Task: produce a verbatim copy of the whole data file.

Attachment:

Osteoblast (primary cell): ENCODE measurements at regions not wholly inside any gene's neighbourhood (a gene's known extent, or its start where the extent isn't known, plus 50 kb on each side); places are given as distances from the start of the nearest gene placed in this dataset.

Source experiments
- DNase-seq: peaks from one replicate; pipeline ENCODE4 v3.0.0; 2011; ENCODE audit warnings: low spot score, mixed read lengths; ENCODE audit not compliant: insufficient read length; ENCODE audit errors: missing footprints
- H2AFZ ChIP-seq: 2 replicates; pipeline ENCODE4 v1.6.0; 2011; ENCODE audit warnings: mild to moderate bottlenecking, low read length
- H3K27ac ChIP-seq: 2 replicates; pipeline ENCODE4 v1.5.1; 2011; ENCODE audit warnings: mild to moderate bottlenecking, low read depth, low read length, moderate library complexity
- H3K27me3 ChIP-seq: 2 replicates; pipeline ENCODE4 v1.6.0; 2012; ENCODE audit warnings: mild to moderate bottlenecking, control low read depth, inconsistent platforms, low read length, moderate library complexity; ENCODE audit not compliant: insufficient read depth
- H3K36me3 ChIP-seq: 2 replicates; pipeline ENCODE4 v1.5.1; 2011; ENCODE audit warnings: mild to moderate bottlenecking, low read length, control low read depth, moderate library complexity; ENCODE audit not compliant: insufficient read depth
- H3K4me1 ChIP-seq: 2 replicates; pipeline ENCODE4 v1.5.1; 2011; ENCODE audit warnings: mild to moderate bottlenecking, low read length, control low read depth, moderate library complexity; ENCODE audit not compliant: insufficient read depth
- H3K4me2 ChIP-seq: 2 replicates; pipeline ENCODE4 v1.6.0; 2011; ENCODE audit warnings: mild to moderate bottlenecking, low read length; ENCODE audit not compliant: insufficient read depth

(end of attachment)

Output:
Osteoblast (primary cell): ENCODE measurements at regions not wholly inside any gene's neighbourhood (a gene's known extent, or its start where the extent isn't known, plus 50 kb on each side); places are given as distances from the start of the nearest gene placed in this dataset.

Source experiments
- DNase-seq: peaks from one replicate; pipeline ENCODE4 v3.0.0; 2011; ENCODE audit warnings: low spot score, mixed read lengths; ENCODE audit not compliant: insufficient read length; ENCODE audit errors: missing footprints
- H2AFZ ChIP-seq: 2 replicates; pipeline ENCODE4 v1.6.0; 2011; ENCODE audit warnings: mild to moderate bottlenecking, low read length
- H3K27ac ChIP-seq: 2 replicates; pipeline ENCODE4 v1.5.1; 2011; ENCODE audit warnings: mild to moderate bottlenecking, low read depth, low read length, moderate library complexity
- H3K27me3 ChIP-seq: 2 replicates; pipeline ENCODE4 v1.6.0; 2012; ENCODE audit warnings: mild to moderate bottlenecking, control low read depth, inconsistent platforms, low read length, moderate library complexity; ENCODE audit not compliant: insufficient read depth
- H3K36me3 ChIP-seq: 2 replicates; pipeline ENCODE4 v1.5.1; 2011; ENCODE audit warnings: mild to moderate bottlenecking, low read length, control low read depth, moderate library complexity; ENCODE audit not compliant: insufficient read depth
- H3K4me1 ChIP-seq: 2 replicates; pipeline ENCODE4 v1.5.1; 2011; ENCODE audit warnings: mild to moderate bottlenecking, low read length, control low read depth, moderate library complexity; ENCODE audit not compliant: insufficient read depth
- H3K4me2 ChIP-seq: 2 replicates; pipeline ENCODE4 v1.6.0; 2011; ENCODE audit warnings: mild to moderate bottlenecking, low read length; ENCODE audit not compliant: insufficient read depth